I sure am thinking of you

On October 8th, 1916, seven months after his first comic strip debuted in the Chicago Herald, 24-year-old cartoonist Elzie Segar took out a sheet of his employers’ letterhead and wrote and illustrated the following love letter to then-girlfriend, Myrtle Johnson. Three years later, by which point he had married his sweetheart, his third comic strip – Thimble

Father, you asked me recently why I am afraid of you

Growing up in the shadow of someone as loud, opinionated and aggressive as his father was almost too much to bear for novelist Franz Kafka. In fact, so emotionally scarring was their relationship that, on November 10th of 1919, then-36-year-old Franz began to write the following desperate letter to Hermann in an effort to candidly

We are sinking fast

Two telegrams, both sent within hours of each other and both painting an entirely different picture of the same tragic situation. The first, received by S. S. Birma at approximately 01:40hrs on April 15th, 1912, is the last complete distress call to have left the radio room of RMS Titanic, the passenger steamship which –

I am quite sad that you are ill

Today I bring you a vibrantly illustrated ‘Get Well Soon’ note – presumably coloured in such a way so as to cheer up its recipient – sent to renowned French poet Jean Cocteau in 1916 during a short period of bad health. The letter was sent to him by his friend, Pablo Picasso; a man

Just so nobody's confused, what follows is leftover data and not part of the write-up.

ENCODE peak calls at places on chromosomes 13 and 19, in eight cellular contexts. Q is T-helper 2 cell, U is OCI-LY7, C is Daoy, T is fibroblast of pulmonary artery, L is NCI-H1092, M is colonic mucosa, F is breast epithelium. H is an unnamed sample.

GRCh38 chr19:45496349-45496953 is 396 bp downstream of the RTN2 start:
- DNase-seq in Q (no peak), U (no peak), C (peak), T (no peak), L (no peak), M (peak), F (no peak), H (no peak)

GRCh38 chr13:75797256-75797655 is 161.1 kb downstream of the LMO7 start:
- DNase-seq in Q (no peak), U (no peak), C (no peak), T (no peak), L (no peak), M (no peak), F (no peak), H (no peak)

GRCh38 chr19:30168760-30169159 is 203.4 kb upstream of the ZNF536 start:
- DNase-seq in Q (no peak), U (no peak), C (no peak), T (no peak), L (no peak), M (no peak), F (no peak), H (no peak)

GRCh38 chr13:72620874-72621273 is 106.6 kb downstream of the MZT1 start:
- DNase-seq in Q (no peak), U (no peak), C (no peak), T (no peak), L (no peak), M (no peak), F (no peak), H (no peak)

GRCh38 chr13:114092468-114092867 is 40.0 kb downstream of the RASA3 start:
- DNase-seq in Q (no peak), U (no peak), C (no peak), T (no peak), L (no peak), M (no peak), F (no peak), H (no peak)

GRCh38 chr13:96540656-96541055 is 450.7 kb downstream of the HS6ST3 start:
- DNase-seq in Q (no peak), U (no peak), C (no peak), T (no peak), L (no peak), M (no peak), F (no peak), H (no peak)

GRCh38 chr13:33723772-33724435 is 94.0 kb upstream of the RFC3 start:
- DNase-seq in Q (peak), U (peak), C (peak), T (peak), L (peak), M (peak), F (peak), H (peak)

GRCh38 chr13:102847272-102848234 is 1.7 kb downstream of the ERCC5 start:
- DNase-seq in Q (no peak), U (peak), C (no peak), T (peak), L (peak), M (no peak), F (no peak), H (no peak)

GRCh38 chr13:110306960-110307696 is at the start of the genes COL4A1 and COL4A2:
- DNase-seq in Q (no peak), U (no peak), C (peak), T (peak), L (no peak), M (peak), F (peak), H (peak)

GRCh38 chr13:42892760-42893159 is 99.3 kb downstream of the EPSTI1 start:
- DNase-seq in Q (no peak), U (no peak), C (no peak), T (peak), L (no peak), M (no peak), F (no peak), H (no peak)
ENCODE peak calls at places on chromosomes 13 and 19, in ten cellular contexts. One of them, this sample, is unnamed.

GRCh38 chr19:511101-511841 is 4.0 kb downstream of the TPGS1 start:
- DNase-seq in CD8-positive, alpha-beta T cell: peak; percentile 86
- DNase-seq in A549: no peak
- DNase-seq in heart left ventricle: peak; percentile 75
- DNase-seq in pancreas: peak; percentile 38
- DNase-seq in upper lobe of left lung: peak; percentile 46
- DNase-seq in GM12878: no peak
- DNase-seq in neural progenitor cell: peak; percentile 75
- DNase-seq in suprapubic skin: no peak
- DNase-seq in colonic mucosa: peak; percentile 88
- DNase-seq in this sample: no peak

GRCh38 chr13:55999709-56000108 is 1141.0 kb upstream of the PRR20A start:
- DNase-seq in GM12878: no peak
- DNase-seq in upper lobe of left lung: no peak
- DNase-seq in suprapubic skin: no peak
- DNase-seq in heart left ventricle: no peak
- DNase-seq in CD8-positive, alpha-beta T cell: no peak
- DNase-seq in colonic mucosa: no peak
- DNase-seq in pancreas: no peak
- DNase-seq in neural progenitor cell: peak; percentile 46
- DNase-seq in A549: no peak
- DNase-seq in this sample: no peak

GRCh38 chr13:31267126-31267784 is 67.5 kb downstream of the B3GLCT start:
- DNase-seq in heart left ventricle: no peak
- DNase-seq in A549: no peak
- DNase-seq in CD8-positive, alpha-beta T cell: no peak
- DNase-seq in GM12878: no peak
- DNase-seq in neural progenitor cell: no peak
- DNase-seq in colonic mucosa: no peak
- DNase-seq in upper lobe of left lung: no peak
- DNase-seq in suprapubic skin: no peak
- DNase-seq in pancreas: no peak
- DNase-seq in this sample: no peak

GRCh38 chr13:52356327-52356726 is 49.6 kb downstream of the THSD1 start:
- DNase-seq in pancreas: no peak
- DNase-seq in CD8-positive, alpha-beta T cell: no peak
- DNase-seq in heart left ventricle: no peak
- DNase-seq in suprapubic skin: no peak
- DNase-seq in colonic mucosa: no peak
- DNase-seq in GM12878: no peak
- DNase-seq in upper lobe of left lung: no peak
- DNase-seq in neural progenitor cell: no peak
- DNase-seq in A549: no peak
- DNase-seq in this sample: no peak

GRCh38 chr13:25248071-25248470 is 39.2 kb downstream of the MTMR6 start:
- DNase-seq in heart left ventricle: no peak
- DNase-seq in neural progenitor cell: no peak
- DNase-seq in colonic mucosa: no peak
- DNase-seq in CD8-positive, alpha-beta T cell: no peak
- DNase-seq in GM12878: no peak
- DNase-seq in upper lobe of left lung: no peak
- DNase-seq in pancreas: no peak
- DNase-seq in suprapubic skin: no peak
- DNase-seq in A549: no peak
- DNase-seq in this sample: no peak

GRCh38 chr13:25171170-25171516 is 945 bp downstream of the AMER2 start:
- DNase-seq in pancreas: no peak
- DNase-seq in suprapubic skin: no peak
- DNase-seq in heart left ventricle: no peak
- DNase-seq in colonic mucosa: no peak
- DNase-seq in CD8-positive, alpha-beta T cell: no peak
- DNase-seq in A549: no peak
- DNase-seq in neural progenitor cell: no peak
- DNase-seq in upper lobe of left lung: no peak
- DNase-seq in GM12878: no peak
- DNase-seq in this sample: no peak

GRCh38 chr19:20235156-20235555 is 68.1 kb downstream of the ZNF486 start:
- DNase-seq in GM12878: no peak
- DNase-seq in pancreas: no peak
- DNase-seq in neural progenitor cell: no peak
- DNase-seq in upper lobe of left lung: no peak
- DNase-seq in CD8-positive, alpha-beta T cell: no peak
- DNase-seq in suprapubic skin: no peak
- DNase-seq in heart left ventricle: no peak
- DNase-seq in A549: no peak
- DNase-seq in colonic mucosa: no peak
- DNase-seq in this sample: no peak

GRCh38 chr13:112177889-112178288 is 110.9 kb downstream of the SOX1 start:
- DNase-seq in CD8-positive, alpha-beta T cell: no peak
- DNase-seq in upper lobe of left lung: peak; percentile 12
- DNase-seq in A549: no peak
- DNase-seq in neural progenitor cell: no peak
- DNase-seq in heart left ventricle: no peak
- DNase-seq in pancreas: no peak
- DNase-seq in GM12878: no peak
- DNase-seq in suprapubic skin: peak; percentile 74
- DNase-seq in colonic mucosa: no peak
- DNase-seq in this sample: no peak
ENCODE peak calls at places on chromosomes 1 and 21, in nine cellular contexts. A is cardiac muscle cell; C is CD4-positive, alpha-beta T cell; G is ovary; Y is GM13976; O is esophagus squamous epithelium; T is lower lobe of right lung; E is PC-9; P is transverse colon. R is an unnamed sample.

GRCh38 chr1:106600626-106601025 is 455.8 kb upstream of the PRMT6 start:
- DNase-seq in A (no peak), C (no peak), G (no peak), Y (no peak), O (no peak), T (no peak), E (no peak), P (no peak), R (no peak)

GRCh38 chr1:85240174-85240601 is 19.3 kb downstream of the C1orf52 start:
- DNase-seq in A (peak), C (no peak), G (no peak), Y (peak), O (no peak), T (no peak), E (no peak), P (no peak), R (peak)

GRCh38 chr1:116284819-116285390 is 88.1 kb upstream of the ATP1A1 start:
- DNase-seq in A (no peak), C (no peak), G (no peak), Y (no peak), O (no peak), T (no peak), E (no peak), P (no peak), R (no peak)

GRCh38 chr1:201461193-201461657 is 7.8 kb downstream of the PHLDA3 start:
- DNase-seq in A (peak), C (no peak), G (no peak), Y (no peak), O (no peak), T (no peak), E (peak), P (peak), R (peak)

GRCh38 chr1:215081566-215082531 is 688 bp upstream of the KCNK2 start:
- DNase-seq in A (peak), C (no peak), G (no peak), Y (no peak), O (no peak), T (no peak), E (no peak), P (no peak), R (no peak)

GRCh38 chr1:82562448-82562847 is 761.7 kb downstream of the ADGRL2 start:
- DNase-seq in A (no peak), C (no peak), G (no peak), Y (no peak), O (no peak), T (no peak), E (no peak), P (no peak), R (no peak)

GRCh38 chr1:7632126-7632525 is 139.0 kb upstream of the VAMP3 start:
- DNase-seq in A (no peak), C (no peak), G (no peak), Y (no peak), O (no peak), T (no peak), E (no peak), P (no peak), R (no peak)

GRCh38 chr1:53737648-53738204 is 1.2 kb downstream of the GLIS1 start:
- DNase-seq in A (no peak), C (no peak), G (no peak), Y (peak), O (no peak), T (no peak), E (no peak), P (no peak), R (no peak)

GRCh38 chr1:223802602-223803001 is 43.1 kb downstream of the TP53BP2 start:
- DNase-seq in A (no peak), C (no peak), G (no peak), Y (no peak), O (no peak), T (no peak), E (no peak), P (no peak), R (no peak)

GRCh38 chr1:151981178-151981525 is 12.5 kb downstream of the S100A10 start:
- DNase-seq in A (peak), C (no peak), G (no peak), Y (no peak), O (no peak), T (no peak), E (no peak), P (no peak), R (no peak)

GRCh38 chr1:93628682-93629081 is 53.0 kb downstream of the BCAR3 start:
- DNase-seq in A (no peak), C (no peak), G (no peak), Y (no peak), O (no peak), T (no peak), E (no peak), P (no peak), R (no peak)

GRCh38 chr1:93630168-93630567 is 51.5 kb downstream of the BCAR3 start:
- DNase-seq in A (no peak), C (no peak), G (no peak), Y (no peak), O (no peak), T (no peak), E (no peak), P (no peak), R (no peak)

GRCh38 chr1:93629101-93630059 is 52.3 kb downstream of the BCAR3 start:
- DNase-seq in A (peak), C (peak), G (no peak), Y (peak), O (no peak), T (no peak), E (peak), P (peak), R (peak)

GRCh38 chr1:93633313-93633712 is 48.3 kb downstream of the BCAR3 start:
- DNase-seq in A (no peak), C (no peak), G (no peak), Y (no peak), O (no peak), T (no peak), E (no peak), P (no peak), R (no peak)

FOR HEAVENS SAKE STOP IT

October, 1918: Trapped behind enemy lines in Charlevaux, France, and surrounded by hundreds of German troops, the few hundred surviving members of the Lost Battalion soon had another problem to deal with in the form of friendly fire. His men rapidly succumbing to the onslaught and with two birds already shot down, Major Charles Whittlesay

Dear Mayor of New York City

It’s no wonder that in a city as large and populous as New York, a steady stream of letters are written to the Mayor throughout the year by its citizens, the majority having been penned for different reasons. Below are just four such letters that I have plucked – with permission – from a truly

The Cottingley Fairies

In July of 1917, teenage cousins Elsie Wright and Frances Griffiths took two photographs – the first of Frances with a group of Fairies, the second of Elsie with a Gnome – in the garden of Elsie’s home in England. Three years later, after various experts had incorrectly confirmed the photographs’ authenticity, Sherlock Holmes creator

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Two years into World War I, on January 16th of 1917, the following coded telegram was sent by German Foreign Secretary Arthur Zimmermann (via the German Ambassador in Washington) to the German Ambassador in Mexico, Heinrich von Eckardt. In it, Zimmermann told Eckardt to approach the President of Mexico with a view to forming a

He put up a great fight against Fritz

Below is a letter sent by the Australian Red Cross to the wife of Leslie Clark – a soldier who perished whilst fighting in France during the First World War – 8 months after her husband’s death. The letter confirms his passing and then, using a quote from a fellow soldier, tells of a previous

I ♥ U

Experts believe the following love letter to be approximately 100 years old. If you have some time to kill, I’d suggest attempting to solve the code yourself before looking at the transcript. The idea’s simple: each image represents a piece of text, e.g. ☼day would translate as Sunday. Good luck. Slightly larger photo here. More info

How noble a woman’s heart can be

On July 17th of 1915, Winston Churchill wrote the following letter, sealed it in an envelope marked, “To be sent to Mrs Churchill in the event of my death,” and then rejoined the army. Luckily, his wife, Clementine, never had reason to open it. Churchill became Prime Minister 25 years later. Transcript follows. (Source: University of